If a flange is too thin or has too few bolt holes, it will distort at some pressure. It will not maintain adequate face flatness to allow proper gasket retention with conventional gaskets. But this does not mean the vessel (pump case) to which the flanges are attached is capable of withstanding this pressure. The pump case could rupture at 250 psi, but should that happen, you can be fairly certain the flanges will not be the weak link. In other words, unless the pressure is significantly higher than the ASME standard rating times its safety factor, the flange should not be the point of concern. The pump manufacturer should make the working pressure limit of the pump very clear.
How were the flange ratings determined? Regarding ductile iron flanges, as governed by ASME B16.42, the ratings were derived from equations found in “Non-mandatory Appendix B, Methods for Establishing Pressure-Temperature Ratings.”
The ambient rating equation is shown in Equation 1. It is worth noting (and illustrative of the conservative nature of the published flange ratings) that using this equation for a Class 150 flange, constructed of ASTM A395, 60-40-18 ductile iron, produces a flange rating of 315 psig. This is 65 psi higher than the rating as published in the tables found in the standard. Using the standard’s requirement of a hydrostatic test pressure of at least 1.5 times the rating, this would mean the flange can safely handle 473 psi. This is not intended to advocate using Class 150 ductile iron flanges for duty at 473 psi, but applying the requirements and methods of the ASME B16.42 seems to arrive at this value.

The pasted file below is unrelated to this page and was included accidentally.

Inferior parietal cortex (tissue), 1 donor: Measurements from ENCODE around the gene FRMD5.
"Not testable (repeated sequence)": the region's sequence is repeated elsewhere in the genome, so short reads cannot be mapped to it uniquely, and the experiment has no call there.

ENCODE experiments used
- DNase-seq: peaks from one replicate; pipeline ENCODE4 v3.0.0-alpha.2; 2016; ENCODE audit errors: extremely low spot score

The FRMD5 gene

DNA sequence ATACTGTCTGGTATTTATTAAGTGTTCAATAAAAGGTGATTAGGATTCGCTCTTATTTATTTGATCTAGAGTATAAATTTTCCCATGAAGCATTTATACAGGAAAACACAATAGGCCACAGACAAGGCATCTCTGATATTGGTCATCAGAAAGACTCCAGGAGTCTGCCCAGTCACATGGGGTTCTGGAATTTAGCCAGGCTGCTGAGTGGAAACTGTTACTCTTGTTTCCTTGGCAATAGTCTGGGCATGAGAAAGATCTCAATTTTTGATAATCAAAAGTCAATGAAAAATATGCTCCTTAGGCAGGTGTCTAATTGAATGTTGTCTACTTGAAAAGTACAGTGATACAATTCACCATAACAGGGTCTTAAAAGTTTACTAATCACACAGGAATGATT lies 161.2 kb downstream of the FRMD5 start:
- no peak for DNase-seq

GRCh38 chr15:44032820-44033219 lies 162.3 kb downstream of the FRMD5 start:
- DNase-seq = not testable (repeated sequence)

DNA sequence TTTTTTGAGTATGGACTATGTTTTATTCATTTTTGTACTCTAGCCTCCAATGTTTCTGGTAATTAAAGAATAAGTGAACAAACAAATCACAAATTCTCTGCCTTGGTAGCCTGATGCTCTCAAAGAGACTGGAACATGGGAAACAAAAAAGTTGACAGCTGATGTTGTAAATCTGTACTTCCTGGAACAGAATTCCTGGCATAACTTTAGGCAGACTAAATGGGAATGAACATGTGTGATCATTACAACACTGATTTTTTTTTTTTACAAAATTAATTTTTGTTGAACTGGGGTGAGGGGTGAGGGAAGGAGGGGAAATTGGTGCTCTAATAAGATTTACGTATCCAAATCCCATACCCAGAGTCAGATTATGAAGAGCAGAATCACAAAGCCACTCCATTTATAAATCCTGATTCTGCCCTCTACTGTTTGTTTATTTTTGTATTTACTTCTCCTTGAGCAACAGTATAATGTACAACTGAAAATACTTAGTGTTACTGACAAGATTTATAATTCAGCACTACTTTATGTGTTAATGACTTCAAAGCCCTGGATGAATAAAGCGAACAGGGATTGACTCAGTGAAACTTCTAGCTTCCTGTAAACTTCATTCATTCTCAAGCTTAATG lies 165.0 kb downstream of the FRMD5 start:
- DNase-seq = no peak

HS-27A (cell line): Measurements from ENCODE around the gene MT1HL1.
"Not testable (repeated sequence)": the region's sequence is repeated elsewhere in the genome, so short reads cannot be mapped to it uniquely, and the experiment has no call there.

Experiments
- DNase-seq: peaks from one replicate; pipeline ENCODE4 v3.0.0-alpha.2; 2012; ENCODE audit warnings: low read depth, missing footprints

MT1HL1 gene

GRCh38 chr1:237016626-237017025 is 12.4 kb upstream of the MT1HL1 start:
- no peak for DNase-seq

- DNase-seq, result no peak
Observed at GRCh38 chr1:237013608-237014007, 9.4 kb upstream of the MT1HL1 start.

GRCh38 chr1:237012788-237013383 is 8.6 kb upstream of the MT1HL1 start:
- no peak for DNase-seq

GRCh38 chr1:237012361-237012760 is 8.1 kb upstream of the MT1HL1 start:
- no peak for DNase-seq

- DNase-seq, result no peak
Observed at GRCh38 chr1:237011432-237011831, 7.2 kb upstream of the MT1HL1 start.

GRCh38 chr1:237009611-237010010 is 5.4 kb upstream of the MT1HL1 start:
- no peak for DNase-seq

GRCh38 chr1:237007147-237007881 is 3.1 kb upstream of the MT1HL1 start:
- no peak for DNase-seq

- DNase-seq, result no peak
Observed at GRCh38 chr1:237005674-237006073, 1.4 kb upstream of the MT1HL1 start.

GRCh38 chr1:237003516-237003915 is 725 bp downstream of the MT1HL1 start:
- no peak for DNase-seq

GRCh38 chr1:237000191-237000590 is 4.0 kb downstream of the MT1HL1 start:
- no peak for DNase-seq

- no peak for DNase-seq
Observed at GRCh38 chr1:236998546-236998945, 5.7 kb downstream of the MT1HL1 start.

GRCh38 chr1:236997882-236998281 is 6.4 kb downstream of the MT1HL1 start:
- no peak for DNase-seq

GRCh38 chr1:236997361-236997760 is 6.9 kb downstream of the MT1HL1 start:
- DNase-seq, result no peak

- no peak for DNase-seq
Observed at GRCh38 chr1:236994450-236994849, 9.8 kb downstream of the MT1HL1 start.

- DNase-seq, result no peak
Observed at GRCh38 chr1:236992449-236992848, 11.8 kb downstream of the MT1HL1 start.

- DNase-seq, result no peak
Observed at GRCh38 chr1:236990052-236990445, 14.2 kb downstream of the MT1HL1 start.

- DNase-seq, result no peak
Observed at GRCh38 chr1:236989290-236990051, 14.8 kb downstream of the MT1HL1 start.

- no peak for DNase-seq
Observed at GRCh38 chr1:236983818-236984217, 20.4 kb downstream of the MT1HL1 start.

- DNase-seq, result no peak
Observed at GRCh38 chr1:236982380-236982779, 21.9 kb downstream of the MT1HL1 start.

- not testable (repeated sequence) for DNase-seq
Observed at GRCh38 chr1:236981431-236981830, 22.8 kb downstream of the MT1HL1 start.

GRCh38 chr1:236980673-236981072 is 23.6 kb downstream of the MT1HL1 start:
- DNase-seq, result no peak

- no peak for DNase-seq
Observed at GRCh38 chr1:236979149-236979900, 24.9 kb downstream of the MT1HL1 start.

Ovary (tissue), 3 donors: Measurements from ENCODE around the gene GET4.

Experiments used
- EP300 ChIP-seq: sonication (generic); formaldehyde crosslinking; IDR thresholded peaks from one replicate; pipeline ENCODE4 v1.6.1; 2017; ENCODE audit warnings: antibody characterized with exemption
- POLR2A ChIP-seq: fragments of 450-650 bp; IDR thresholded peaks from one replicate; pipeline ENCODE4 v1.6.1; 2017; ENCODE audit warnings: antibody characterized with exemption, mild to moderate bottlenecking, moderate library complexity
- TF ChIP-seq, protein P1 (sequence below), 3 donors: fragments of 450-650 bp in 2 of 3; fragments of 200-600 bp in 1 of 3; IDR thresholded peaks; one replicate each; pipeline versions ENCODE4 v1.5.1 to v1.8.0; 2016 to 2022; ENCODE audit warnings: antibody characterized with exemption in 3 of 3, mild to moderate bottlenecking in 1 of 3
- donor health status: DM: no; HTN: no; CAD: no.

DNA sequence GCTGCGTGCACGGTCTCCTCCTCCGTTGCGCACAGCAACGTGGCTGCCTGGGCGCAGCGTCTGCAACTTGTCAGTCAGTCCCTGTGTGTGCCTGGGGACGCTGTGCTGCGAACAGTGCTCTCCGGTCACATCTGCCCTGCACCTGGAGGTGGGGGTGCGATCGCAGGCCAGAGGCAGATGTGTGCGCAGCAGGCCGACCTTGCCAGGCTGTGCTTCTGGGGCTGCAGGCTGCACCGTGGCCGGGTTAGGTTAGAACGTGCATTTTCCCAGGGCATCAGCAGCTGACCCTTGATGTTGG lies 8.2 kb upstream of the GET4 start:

This standard pertains specifically to castings that conform to ASTM A395, “Standard Specification for Ferritic Ductile Iron Pressure-Retaining Castings for Use at Elevated Temperatures.” Within this standard, only one grade is noted, the 60-40-18. However, the same grade exists under standard ASTM A536 and possesses the same mechanical properties. It would require a careful reading of both standards to determine if ASTM A536 60-40-18 “conforms to” the requirements of ASTM A395. However, because the flange ratings are based upon the mechanical properties of the materials, it would be difficult to imagine how the latter material would not meet the requirements of ASTM B16.42.
For flanges not cast in iron or ductile iron, there is a good deal more latitude in the materials covered by standard ASTM B16.5. Accordingly, there is a broader range of variation in the pressure ratings. In this standard, the materials of construction are classified into material groups, of which there are at least 27. The material group determines the pressure rating for any flange class. As with the standard for ductile iron flanges, B16.5 includes equations by which the published pressure limits are determined. However, the standard includes a proviso that states that ratings cannot exceed listed ceiling pressures.